C. VARIABLE KOSHER STATUS
In the majority of cases, identical ingredients may or may not be kosher, depending first on the source of their original raw material, and then upon the kosher status of the manufacturing equipment upon which they are processed. Even inherently kosher raw materials will lose their kosher status if manufactured or processed on equipment which is also used for non-kosher products.
Identical Ingredients, Different Sources:
This ingredient is manufactured by the oleo-chemical industry, starting with oil, by splitting glycerin from fatty acids, which together are the primary elements of triglycerides, or edible oils, or as a by-product of the soap industry. The glycerin is used as a diluent, emulsifier or carrier. The fatty acids can be flavor chemicals on their own, or can be further reacted with other chemicals to form other compounds. Glycerin and fatty acids can be produced from either vegetable oils or petroleum, both of which are inherently kosher, or from animal fats, which are not.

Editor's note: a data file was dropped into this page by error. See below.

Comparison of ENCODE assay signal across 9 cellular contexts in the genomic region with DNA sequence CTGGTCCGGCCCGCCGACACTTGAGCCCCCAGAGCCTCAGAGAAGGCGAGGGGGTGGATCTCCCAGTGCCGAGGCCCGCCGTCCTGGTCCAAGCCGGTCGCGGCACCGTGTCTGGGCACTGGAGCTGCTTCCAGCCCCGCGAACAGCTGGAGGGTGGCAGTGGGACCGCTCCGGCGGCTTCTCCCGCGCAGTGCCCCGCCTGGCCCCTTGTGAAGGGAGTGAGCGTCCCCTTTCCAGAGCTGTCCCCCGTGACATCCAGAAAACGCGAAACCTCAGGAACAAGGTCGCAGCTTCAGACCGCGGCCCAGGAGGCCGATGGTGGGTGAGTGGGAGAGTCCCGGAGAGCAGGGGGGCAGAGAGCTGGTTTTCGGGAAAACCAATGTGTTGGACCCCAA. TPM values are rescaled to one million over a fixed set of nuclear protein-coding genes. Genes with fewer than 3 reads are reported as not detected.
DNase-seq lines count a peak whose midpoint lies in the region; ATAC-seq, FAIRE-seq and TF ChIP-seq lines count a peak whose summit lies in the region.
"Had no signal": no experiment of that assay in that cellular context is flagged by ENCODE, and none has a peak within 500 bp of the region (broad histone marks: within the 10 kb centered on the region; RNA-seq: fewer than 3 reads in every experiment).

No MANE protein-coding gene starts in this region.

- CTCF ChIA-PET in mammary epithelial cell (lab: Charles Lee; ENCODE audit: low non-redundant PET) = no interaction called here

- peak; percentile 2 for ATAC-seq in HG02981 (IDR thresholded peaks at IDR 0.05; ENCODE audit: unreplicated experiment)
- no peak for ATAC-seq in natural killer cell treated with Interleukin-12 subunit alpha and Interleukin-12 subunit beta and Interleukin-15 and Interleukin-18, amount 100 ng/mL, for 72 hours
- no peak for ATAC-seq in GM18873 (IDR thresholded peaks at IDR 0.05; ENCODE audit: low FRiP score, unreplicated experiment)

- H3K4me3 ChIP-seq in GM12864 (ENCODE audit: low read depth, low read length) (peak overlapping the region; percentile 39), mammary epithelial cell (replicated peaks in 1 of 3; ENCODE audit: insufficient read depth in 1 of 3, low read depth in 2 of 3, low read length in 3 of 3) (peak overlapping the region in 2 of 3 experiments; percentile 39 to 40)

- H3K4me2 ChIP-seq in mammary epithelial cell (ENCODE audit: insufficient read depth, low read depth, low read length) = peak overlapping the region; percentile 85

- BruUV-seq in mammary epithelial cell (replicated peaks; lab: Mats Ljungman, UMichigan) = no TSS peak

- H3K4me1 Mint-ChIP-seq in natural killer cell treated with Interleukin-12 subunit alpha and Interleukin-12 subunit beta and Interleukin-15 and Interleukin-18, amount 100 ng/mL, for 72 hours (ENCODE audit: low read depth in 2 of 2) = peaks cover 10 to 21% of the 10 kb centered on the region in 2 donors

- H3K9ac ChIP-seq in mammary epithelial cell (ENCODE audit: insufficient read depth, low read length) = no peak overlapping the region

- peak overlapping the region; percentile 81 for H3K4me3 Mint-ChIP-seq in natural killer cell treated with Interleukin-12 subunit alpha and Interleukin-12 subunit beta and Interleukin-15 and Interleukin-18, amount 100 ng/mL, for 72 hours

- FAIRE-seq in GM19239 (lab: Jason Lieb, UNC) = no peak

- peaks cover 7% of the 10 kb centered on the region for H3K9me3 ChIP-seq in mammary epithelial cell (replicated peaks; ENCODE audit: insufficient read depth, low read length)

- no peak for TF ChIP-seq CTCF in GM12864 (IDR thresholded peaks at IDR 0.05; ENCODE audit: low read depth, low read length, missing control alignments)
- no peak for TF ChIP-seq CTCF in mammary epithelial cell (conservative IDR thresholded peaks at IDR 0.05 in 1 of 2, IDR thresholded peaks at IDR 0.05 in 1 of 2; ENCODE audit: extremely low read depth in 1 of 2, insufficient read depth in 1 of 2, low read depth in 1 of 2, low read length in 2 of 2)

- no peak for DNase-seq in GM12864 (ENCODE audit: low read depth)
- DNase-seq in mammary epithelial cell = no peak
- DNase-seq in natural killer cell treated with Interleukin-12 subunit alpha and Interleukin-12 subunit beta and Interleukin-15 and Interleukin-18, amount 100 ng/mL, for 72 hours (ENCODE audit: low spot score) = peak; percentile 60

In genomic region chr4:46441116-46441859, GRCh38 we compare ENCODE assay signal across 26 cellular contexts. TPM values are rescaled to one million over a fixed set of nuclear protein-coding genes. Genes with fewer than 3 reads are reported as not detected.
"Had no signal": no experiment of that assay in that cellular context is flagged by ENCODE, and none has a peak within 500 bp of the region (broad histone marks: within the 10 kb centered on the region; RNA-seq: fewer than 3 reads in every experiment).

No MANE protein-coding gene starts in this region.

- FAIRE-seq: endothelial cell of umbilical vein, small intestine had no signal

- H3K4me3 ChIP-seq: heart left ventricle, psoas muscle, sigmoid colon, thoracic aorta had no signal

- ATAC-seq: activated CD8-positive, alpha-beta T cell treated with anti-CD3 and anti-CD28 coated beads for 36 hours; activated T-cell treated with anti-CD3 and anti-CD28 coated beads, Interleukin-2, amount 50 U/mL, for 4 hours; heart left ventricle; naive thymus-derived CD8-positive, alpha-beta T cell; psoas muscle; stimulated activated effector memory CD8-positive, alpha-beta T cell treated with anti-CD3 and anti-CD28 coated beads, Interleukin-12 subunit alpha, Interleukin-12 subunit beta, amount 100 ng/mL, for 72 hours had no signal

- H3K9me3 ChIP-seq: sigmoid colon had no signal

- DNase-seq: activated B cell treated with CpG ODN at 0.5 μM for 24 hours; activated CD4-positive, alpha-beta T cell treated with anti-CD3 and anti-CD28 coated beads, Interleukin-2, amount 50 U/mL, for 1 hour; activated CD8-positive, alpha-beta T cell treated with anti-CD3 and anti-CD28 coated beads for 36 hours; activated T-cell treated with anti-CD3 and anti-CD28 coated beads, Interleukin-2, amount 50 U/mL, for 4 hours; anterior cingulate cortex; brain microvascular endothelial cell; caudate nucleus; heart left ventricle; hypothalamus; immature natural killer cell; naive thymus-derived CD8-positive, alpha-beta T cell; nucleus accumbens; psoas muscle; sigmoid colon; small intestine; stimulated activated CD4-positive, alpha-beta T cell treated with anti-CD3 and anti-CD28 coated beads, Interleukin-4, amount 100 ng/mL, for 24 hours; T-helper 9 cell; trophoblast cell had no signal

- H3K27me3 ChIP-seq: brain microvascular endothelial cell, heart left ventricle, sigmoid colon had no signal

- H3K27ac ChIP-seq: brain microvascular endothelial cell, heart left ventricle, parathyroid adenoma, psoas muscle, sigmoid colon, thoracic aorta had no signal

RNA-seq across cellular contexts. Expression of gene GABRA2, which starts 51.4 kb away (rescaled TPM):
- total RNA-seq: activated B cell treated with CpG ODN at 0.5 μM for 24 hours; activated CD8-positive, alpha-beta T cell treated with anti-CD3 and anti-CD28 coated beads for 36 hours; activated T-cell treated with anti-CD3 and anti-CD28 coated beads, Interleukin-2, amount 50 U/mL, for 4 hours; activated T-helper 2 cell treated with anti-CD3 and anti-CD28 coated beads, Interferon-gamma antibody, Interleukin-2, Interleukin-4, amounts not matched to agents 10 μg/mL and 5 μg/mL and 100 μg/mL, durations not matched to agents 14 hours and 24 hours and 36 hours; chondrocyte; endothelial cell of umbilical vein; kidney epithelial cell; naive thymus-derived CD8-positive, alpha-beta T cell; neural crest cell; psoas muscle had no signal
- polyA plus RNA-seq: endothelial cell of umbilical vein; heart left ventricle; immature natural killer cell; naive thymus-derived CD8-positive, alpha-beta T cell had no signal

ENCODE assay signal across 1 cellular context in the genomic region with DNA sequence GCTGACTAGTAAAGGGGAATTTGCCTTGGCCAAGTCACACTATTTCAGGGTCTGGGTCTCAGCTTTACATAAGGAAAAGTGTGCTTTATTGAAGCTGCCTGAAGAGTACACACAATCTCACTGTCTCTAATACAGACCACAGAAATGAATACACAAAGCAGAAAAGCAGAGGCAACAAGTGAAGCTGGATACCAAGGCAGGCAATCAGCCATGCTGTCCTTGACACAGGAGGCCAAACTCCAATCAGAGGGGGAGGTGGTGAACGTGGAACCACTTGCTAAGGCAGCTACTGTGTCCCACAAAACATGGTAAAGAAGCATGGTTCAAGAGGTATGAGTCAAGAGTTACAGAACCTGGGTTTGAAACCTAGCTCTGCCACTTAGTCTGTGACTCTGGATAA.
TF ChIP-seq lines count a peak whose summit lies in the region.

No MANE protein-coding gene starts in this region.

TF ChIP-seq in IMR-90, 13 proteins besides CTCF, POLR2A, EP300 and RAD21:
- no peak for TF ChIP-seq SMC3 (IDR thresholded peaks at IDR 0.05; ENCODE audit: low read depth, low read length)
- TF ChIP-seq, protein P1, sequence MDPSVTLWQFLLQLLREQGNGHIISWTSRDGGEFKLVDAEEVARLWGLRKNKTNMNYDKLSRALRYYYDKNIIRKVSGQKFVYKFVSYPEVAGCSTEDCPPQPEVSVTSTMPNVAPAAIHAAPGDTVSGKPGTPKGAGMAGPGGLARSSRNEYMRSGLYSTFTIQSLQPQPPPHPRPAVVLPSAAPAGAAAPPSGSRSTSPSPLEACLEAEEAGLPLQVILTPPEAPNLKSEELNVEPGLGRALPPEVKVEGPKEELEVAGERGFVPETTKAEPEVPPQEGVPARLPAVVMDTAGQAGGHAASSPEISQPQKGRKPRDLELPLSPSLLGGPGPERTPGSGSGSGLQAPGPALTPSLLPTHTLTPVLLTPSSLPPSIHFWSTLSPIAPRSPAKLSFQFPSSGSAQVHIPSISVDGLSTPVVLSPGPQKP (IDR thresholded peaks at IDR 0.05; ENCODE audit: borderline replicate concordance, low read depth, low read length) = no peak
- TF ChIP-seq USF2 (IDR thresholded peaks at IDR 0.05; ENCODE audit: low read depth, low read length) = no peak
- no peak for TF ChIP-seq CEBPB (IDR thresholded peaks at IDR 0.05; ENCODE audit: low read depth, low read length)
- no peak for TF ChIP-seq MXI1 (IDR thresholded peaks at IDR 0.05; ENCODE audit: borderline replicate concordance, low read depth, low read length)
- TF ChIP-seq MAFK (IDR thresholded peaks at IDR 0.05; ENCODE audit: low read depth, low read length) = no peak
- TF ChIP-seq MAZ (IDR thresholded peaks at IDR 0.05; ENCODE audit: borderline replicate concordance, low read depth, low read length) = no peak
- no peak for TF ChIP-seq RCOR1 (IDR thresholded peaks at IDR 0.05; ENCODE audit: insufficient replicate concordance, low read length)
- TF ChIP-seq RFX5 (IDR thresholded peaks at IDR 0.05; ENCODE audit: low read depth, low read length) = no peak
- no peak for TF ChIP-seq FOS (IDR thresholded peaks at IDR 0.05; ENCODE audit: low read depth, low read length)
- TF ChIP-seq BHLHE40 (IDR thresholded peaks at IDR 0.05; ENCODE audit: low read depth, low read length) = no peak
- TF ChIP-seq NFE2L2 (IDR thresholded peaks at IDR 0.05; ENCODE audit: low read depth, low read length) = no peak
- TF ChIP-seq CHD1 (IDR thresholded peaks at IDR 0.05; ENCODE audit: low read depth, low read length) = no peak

Ethanol (Alcohol, Ethyl Alcohol, Alcohol Absolute):
Ethyl alcohol is produced during the distillation of petroleum, in which case it is synthetic and kosher, or by a process of fermentation of carbohydrates. The source of carbohydrates can be grains such as wheat (kosher, but chametz), corn (kosher, but kitnios), or other kosher vegetable sources such as potatoes, beet and cane sugar, or beet and cane sugar molasses. However, it is also manufactured from lactose concentrated from whey from cheese production, becoming a question of dairy status, and chalav akum (non supervised milk) or gvinas akum (non-Jewish cheese), or from the distillation of wine, and not kosher. Another product of grape origin is the natural reddish-purple color anthocyanin
, which is often extracted from grape skins remaining after the wine-making process.